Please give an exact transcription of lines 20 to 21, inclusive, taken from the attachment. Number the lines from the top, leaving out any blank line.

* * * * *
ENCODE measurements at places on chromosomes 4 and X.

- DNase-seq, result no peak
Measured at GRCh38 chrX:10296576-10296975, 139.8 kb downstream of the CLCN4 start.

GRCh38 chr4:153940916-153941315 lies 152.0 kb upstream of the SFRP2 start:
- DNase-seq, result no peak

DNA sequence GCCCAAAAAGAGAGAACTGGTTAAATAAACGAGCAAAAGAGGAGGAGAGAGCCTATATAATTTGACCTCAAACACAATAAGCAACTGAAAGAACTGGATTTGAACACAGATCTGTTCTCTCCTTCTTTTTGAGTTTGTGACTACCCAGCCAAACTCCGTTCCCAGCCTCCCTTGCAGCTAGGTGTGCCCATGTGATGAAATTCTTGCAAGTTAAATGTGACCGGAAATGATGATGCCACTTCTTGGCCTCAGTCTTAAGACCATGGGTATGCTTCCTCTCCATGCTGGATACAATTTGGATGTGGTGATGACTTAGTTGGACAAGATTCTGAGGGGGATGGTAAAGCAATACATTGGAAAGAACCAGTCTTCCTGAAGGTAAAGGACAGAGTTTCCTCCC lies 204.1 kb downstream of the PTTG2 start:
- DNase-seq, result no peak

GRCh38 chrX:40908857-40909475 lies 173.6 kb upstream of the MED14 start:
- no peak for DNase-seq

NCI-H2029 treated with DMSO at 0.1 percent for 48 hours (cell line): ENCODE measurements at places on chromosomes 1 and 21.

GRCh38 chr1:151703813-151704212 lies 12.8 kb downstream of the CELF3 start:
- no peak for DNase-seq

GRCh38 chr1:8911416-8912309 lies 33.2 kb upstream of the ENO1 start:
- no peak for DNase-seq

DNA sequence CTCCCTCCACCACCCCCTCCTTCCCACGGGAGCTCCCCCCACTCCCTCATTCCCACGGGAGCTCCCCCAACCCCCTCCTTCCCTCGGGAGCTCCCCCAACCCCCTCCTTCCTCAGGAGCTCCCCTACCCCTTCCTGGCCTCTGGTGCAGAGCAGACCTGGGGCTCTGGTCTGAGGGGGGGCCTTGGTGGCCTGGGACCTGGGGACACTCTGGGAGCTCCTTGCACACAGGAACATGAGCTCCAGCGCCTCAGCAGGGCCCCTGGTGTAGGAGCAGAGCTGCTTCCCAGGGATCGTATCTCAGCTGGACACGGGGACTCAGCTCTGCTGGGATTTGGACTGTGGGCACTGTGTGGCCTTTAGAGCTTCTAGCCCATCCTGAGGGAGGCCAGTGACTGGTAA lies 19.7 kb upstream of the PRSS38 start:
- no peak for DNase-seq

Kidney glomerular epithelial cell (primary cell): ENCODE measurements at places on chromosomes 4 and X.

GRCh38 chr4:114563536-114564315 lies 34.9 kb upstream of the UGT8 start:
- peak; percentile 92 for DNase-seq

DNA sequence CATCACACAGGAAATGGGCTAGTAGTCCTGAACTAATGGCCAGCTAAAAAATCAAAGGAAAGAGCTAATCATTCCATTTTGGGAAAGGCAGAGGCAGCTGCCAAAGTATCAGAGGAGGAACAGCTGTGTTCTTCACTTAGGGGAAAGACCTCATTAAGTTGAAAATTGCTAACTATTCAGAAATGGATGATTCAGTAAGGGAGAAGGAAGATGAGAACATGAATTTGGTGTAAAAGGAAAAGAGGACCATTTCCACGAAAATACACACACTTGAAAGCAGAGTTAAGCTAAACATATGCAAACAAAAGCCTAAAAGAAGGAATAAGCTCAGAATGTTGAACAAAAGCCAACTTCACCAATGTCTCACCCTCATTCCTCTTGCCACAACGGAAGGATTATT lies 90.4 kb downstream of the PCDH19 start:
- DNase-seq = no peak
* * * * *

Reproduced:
DNA sequence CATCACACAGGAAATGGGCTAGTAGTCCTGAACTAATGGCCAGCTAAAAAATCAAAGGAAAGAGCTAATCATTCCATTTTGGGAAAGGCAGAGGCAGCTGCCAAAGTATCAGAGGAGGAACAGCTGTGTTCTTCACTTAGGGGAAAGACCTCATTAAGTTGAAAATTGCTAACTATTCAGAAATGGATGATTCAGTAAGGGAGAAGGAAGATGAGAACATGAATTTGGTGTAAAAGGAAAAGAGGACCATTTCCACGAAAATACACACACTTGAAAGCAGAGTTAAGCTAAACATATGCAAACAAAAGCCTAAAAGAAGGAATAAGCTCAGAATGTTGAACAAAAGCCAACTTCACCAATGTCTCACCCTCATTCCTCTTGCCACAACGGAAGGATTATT lies 90.4 kb downstream of the PCDH19 start:
- DNase-seq = no peak